Saturday, July 31, 2010

Dionne, give the Dems a break

No one in the reality-based community would object to E.J. Dionne's core point below. But I do have a problem with the final sentence (helpfully boldfaced..):

Can a nation remain a superpower if its internal politics are incorrigibly stupid? 
Start with taxes. In every other serious democracy, conservative political parties feel at least some obligation to match their tax policies with their spending plans. David Cameron, the new Conservative prime minister in Britain, is a leading example.

He recently offered a rather brutal budget that includes severe cutbacks. I have doubts about some of them, but at least Cameron cared enough about reducing his country's deficit that alongside the cuts, he also proposed an increase in the value-added tax from 17.5 percent to 20 percent. Imagine: a fiscal conservative who really is a fiscal conservative.

That could never happen here because the fairy tale of supply-side economics insists that taxes are always too high, especially on the rich.

This is why Democrats will be fools if they don’t try to turn the Republicans’ refusal to raise taxes on families earning more than $250,000 a year into an election issue. If Democrats go into a headlong retreat on this, they will have no standing to govern.
That last sentence triggers in me a feeling I have experienced more than once recently: a vicarious weariness on behalf of Democrats in Congress.

One so wants them to stand up to Republican stonewalling demagoguery, and fiscal fantasy. There have been so many disappointments and quasi-capitulations since January 2009. The stimulus was too small. A needed second round was stripped down to almost nothing. The public option was stripped out of the health care bill, which almost went down entirely.  Limits on bank size did not make it into the FinReg bill.    Through it all, progressives repeatedly, endlessly gnashed their teeth as Democrats in Congress seemed to teeter on the edge of total capitulation or paralysis.  I myself wrote on the eve of Scott Brown's election, as Jim Webb moved swiftly to cut off one possible workaround, Senate passage of a merged bill before Brown took office,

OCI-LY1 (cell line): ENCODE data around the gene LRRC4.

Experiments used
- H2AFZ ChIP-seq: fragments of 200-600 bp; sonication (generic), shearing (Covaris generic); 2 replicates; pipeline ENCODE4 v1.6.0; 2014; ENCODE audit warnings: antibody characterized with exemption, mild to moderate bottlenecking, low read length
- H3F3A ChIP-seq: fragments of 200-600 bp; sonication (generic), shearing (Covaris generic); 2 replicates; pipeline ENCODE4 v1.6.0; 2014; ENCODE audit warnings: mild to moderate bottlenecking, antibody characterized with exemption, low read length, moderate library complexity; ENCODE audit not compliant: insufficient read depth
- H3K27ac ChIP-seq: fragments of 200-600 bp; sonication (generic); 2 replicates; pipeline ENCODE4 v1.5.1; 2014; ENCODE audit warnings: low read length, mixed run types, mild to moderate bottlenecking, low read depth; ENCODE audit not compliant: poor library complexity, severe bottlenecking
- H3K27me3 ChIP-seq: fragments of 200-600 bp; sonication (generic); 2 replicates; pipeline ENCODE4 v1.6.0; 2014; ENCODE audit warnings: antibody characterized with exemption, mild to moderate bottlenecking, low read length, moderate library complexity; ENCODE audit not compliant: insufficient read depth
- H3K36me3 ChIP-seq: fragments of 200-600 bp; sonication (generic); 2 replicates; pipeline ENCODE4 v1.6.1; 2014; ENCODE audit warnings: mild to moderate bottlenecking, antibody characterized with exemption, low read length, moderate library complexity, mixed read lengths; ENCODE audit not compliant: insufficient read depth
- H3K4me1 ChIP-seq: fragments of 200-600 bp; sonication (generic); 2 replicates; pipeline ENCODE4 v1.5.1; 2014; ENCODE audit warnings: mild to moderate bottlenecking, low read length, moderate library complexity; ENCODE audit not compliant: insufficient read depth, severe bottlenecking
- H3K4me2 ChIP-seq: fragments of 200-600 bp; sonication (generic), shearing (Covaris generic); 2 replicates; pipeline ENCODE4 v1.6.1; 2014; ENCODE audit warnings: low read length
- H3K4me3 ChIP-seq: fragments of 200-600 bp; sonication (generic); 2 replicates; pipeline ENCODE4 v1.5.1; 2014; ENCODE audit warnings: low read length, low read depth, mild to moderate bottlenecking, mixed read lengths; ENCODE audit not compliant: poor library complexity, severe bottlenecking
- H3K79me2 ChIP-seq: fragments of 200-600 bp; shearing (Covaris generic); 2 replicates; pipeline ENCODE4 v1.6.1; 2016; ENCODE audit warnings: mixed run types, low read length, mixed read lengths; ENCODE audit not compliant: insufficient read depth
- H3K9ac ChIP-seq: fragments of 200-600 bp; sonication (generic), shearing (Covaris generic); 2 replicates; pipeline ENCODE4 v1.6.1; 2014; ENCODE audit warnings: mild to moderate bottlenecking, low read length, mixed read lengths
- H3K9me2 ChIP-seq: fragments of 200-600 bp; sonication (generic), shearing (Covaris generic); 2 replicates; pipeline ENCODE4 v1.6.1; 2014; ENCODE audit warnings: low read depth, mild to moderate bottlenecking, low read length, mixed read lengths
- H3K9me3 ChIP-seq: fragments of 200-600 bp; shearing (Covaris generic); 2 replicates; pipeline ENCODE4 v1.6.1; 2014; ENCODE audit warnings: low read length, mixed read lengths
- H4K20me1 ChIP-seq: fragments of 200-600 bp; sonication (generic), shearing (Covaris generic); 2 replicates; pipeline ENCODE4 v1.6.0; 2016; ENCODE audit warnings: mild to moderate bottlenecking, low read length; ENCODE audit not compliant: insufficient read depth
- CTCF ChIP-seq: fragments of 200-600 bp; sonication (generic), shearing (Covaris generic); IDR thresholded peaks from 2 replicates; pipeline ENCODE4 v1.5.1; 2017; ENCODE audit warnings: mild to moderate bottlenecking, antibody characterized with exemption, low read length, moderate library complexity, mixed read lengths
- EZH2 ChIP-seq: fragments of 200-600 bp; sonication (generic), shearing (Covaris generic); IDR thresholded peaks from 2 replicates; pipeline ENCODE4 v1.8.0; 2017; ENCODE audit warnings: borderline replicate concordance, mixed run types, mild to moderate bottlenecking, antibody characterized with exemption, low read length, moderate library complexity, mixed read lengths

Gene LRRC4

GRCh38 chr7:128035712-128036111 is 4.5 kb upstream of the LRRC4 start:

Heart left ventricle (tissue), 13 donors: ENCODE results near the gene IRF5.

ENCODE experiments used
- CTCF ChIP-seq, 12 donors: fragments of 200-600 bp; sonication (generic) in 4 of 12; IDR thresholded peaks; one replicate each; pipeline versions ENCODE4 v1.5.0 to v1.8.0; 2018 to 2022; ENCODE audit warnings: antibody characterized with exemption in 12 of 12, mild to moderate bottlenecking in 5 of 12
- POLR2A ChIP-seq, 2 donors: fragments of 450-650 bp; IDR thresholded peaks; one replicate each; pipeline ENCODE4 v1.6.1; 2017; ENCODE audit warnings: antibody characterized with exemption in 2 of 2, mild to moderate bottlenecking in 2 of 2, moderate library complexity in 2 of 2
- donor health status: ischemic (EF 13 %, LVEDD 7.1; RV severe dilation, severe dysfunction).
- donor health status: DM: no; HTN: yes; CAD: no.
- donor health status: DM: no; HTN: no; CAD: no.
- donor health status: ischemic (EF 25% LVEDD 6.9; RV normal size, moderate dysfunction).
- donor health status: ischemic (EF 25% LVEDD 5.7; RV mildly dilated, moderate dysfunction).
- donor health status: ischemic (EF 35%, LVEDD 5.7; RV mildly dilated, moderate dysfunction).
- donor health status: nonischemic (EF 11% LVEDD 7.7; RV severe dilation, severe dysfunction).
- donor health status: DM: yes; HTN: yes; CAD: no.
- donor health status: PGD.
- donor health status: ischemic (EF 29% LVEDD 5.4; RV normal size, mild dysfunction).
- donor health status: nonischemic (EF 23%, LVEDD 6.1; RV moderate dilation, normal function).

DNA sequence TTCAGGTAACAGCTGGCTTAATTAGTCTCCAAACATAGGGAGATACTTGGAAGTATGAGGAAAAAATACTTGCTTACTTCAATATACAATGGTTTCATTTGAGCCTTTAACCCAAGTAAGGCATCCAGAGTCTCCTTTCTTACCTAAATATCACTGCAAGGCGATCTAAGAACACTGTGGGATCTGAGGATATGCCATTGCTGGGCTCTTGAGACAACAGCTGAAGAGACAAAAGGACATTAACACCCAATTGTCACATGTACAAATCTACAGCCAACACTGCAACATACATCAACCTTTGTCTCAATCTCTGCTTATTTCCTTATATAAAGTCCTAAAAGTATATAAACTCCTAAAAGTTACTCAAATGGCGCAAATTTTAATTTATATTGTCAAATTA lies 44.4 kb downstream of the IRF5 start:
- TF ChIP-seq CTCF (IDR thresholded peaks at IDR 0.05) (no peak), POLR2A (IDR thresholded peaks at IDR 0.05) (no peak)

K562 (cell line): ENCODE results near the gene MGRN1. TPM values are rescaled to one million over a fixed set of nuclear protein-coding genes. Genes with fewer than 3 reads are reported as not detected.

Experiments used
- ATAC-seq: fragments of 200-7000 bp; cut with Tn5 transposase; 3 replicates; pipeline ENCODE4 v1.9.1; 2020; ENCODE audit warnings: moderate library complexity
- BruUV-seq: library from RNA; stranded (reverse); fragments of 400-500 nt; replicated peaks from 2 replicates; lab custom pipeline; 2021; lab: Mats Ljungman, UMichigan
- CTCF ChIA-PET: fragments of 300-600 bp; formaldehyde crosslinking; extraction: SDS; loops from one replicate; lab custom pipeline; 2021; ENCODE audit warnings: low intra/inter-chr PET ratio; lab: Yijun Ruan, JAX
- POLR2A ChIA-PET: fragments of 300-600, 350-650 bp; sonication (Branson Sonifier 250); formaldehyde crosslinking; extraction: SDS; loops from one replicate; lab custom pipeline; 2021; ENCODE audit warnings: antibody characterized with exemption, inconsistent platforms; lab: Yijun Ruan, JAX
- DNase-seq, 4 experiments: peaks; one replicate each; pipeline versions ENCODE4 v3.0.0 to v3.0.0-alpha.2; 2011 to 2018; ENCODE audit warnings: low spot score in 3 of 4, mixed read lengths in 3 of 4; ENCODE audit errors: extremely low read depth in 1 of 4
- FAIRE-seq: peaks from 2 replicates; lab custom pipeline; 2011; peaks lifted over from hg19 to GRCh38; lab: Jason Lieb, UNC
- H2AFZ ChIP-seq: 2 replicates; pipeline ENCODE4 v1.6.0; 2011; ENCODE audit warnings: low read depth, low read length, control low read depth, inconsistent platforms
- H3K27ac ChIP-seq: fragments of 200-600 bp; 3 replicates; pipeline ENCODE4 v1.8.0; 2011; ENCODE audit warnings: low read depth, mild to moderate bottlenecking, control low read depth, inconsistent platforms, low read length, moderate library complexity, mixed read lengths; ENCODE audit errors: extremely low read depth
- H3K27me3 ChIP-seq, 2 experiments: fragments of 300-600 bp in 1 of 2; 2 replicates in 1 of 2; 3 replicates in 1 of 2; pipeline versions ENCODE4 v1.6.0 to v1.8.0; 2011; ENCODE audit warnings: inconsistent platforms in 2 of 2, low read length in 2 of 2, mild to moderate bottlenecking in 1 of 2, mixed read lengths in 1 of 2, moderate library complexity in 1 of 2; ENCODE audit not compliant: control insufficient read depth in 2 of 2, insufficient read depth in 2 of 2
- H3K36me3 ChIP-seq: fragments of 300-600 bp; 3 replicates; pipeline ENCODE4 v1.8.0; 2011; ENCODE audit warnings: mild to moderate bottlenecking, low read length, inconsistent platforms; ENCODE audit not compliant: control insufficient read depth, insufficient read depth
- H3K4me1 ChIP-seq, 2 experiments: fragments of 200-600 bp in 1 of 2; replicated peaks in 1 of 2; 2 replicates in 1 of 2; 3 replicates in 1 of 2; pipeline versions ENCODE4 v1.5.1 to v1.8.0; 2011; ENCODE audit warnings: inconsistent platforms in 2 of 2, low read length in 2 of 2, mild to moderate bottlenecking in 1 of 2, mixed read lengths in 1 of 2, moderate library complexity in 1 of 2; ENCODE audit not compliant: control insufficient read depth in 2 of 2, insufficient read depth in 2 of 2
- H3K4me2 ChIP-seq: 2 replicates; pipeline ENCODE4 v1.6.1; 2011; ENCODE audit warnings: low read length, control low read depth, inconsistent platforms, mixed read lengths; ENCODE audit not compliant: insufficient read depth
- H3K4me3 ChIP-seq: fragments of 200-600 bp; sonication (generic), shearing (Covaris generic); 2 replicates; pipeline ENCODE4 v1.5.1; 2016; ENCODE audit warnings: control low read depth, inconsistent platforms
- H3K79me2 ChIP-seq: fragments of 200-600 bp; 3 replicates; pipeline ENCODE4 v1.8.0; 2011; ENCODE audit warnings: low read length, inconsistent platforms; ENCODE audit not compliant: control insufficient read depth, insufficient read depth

We have one party that has not got the brains to govern. Will we now learn for certain that we have another party that hasn't got the guts?
But we didn't learn that. And I'm tired of reading intimations that we did, or soon will. Democrats stared down a possible emerging electoral tidal wave and did the right thing anyway. And there is in fact no chance that the Democrats will let the Bush tax cuts for the wealthiest expire. Obama, Pelosi et al do know a winning hand when they hold one.

The fact is, it is extraordinarily difficult for one party to govern when the other is entirely sunk in fantasy and demagoguery -- particularly in our nonmajoritarian system. It's a dangerous state of affairs. It's been noted over and over -- there is no one to compromise with. As Nancy Pelosi pointed out in the wake of the healthcare bill passage, the Democrats effectively incorporated Republican ideas and compromised with themselves -- the sound of one hand clapping.

On behalf of the 111th Congress, I am exhausted.  And grateful.

1 comment:

  1. Really enjoy your blog. I appreciate the sanity.

    Quick question - Am I reading you right in that you think the dems will not let the Bush tax cuts for the wealthiest expire? I am thinking that the Dems will let the top rate cuts expire & keep the rest.

    Thanks for the blog.